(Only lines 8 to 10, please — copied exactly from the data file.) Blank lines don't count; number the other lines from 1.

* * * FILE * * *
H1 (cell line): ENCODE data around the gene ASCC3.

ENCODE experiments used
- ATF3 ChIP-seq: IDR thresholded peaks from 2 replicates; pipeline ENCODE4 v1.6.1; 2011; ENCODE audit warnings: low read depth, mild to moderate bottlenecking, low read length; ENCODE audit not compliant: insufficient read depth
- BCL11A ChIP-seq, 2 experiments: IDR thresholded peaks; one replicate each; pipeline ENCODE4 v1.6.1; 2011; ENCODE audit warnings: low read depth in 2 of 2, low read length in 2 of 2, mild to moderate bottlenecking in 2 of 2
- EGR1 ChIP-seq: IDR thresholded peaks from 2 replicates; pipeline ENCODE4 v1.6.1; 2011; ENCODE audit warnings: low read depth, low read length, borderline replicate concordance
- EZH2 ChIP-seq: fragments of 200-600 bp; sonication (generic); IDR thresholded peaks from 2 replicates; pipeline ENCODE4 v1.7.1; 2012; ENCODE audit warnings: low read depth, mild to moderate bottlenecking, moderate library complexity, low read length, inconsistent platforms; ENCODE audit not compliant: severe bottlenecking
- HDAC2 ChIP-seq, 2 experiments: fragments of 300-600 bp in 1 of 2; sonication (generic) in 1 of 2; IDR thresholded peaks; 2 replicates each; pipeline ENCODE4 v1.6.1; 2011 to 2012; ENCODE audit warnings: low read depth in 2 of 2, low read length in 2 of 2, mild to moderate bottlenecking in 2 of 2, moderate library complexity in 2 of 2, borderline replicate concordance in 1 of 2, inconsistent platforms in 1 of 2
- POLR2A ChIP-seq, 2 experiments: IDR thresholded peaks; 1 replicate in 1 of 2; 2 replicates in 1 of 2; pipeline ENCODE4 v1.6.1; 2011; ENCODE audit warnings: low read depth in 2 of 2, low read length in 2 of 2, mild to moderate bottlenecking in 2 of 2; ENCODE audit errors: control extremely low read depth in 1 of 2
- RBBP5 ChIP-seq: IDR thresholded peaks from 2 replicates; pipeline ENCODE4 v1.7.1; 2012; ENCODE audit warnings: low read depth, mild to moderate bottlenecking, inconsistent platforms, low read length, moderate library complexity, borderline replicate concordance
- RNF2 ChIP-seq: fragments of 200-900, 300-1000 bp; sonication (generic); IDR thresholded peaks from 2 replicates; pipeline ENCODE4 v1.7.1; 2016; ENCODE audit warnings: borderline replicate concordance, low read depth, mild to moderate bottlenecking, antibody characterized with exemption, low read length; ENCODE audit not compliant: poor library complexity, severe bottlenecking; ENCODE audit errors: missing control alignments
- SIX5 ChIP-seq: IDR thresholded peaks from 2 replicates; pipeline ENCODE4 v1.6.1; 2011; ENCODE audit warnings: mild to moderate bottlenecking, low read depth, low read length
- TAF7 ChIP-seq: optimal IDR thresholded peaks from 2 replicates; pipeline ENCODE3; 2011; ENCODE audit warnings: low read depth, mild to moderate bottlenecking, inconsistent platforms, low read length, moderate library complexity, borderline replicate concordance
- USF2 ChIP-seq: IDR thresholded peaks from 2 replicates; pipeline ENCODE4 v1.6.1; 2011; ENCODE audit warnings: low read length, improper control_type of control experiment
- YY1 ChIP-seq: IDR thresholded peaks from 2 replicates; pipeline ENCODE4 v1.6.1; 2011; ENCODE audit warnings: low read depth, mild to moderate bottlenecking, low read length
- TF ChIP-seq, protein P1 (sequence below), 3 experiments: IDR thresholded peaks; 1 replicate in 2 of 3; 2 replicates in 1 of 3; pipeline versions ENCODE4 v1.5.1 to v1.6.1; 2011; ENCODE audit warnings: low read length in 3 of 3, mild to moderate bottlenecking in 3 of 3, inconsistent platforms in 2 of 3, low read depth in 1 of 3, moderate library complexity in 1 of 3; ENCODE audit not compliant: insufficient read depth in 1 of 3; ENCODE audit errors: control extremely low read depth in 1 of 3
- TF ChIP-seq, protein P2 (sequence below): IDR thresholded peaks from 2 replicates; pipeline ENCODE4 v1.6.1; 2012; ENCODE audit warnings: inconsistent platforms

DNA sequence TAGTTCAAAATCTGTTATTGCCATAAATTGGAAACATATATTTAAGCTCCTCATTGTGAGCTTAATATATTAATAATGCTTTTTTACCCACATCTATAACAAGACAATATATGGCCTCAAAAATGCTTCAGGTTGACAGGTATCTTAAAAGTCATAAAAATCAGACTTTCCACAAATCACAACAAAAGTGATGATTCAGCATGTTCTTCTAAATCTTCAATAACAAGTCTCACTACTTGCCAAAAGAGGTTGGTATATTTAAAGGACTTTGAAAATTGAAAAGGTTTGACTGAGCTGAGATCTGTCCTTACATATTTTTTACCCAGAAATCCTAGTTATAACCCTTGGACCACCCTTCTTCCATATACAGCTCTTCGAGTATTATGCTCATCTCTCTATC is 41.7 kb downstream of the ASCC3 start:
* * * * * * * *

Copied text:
- POLR2A ChIP-seq, 2 experiments: IDR thresholded peaks; 1 replicate in 1 of 2; 2 replicates in 1 of 2; pipeline ENCODE4 v1.6.1; 2011; ENCODE audit warnings: low read depth in 2 of 2, low read length in 2 of 2, mild to moderate bottlenecking in 2 of 2; ENCODE audit errors: control extremely low read depth in 1 of 2
- RBBP5 ChIP-seq: IDR thresholded peaks from 2 replicates; pipeline ENCODE4 v1.7.1; 2012; ENCODE audit warnings: low read depth, mild to moderate bottlenecking, inconsistent platforms, low read length, moderate library complexity, borderline replicate concordance
- RNF2 ChIP-seq: fragments of 200-900, 300-1000 bp; sonication (generic); IDR thresholded peaks from 2 replicates; pipeline ENCODE4 v1.7.1; 2016; ENCODE audit warnings: borderline replicate concordance, low read depth, mild to moderate bottlenecking, antibody characterized with exemption, low read length; ENCODE audit not compliant: poor library complexity, severe bottlenecking; ENCODE audit errors: missing control alignments